If you’re not the customer, you’re the product.

Hence “click bait” headlines, fake news and trolling. In the 60’s Timothy Leary encouraged us to “turn on, tune in, drop out” but now it should be “turn off, tune out, drop back into the real world.”

 

Choco-holic

Graeter’s Ice Cream is a family-owned company that has been a part of Cincinnati since 1870. Their small batch (hand-swirled in two-gallon “French Pot” containers), artisanal ice cream flavors have made them a local icon, and won the taste buds and hearts of ice cream aficionados from coast to coast. Their Black Raspberry Chocolate Chip flavor is far and away their most popular flavor.

Braxton Brewing Company is a family-owned company that has only been around a couple of years in Covington, KY, just across the river from downtown Cincinnati.

Last night, Braxton and Graeter’s unveiled their collaboration beer – Black Raspberry Chocolate Chip Milk Stout.

 

The Braxton taproom was packed for the official tapping and release party. Lines went around the block, even in the frigid weather.

I went, partly to get my grubby paws on a couple of four-packs. Partly to witness the sheer spectacle of it. But mainly because I know the family that owns Braxton. I work with Greg Rouse, who is a print production genius at our company in his day job. His older son Jake interned with us several years ago, during the summer after his junior year of college. He graduated from Indiana University’s prestigious Kelley School of Business with a degree in Entrepreneurship and Corporate Innovation. Greg’s younger son Evan is the wunderkind brewer of the family, starting out homebrewing in the garage of their home on Braxton Avenue (hence the brewery name) and winning all sorts of awards. When Jake graduated from college, it completely made sense for them to start a brewery, with Jake as the “hustler,” Evan as the “hacker” and Greg as the production wizard (sourcing and negotiating prices on everything from hops to bar stools to old-fashioned ice cream parlor milkshake glasses for the Graeter’s beer). And Greg’s wife Tina helps run the taproom. They’re such great people, and I’m thrilled for them. Greg is a very no-nonsense kind of guy, but he’s admitted several times what a thrill it is to be able to work with his sons in a successful business.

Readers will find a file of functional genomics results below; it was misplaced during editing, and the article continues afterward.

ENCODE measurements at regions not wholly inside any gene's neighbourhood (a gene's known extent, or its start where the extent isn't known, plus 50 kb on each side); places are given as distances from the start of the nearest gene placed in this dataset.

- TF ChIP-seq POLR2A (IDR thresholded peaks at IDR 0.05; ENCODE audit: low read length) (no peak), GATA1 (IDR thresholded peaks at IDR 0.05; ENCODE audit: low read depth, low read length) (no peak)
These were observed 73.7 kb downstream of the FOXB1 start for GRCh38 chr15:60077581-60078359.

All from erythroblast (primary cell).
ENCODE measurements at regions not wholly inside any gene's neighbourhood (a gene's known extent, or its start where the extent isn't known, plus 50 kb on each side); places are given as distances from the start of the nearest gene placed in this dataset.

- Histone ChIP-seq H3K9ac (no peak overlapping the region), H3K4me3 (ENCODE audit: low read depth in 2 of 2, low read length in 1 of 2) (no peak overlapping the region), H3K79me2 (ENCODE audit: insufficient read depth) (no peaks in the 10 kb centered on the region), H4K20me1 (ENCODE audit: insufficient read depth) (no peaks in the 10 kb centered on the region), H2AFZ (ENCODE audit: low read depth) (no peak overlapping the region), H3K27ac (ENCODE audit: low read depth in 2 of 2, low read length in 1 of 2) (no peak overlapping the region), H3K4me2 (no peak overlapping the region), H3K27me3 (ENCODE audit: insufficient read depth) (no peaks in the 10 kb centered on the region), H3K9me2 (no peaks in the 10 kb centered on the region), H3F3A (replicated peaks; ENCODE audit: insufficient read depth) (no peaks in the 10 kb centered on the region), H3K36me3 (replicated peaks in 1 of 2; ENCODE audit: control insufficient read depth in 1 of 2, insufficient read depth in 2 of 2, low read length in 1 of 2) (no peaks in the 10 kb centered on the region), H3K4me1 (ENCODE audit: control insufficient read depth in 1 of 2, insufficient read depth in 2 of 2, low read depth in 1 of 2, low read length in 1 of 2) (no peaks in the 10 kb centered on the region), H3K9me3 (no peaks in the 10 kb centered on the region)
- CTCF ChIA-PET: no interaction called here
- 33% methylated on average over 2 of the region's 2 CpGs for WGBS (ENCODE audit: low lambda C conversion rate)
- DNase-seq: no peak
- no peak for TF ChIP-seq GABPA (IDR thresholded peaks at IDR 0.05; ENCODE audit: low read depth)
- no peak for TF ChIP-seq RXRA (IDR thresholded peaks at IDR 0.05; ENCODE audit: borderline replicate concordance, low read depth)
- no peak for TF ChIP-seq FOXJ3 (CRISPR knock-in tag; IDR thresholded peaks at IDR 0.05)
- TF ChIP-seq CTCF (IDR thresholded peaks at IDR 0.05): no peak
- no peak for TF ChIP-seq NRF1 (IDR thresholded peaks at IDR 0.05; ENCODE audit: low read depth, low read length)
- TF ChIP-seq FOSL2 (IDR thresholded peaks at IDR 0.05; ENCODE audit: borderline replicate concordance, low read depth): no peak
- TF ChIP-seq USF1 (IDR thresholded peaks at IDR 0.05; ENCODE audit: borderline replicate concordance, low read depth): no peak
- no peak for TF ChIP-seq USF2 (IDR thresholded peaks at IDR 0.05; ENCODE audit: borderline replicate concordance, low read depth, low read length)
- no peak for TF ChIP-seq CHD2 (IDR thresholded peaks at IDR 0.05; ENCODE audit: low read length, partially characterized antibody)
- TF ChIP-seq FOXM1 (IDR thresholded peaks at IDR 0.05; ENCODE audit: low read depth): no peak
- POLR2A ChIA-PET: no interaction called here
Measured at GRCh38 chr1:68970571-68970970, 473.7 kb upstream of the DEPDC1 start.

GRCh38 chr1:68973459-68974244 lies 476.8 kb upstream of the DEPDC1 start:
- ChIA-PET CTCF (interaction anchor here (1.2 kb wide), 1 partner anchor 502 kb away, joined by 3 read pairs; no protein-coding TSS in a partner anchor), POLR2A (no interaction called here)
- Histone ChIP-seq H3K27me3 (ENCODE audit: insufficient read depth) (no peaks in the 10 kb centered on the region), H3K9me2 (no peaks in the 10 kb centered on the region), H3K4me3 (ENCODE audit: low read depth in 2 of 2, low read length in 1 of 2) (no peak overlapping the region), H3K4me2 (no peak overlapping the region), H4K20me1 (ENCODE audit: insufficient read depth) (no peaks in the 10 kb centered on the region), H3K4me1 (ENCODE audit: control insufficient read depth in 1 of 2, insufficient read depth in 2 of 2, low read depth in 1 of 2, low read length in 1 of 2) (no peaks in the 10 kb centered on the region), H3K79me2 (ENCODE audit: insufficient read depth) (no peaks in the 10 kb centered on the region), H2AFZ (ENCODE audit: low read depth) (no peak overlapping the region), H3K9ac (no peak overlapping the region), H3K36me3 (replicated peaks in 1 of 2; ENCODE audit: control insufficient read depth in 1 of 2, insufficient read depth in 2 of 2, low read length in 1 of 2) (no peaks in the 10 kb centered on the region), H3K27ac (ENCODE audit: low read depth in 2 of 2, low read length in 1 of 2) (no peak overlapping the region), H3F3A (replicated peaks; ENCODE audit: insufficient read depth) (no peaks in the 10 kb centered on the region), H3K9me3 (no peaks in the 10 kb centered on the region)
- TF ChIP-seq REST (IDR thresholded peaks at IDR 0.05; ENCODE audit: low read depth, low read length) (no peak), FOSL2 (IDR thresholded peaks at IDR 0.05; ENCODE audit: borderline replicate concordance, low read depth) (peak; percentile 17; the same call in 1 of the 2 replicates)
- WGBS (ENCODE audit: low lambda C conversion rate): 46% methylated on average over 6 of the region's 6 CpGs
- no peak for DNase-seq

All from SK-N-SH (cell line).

Three cheers for family-owned companies. Braxton, may you continue to thrive a century from now, just like your friends at Graeter’s.

P.S. The beer is mighty tasty. The four-pack above is no longer a four-pack. Or even a three-pack. Chocolate is good for you, right?

 

What this country needs is a dream… and a matching t-shirt

Love the latest t-shirt from Neil deGrasse Tyson. Get yours here: https://represent.com/ndt/neil-degrasse-tyson-lets-make-america-smart-again-the-cosmic-perspective?store=startalkIn

 

Walk-a-thon

Here’s the definition of traveling from the NBA Rule Book:

Section XIV-Traveling
a. A player who receives the ball while standing still may pivot, using either foot as the pivot foot.
b. A player who receives the ball while he is progressing or upon completion of a dribble, may use a two-count rhythm in coming to a stop, passing or shooting the ball.

But NBA officials rarely call traveling, especially on superstar players. Watch this clip below where Russell Westbrook takes about 5 steps before dribbling. What’s funny to me is how long it takes the ref to call it… seems like he only does it because the opposing team (and coach) are screaming for it… and how Westbrook gives the ref some side-eye after the call, like it was a bad call, when clearly he walked halfway across California.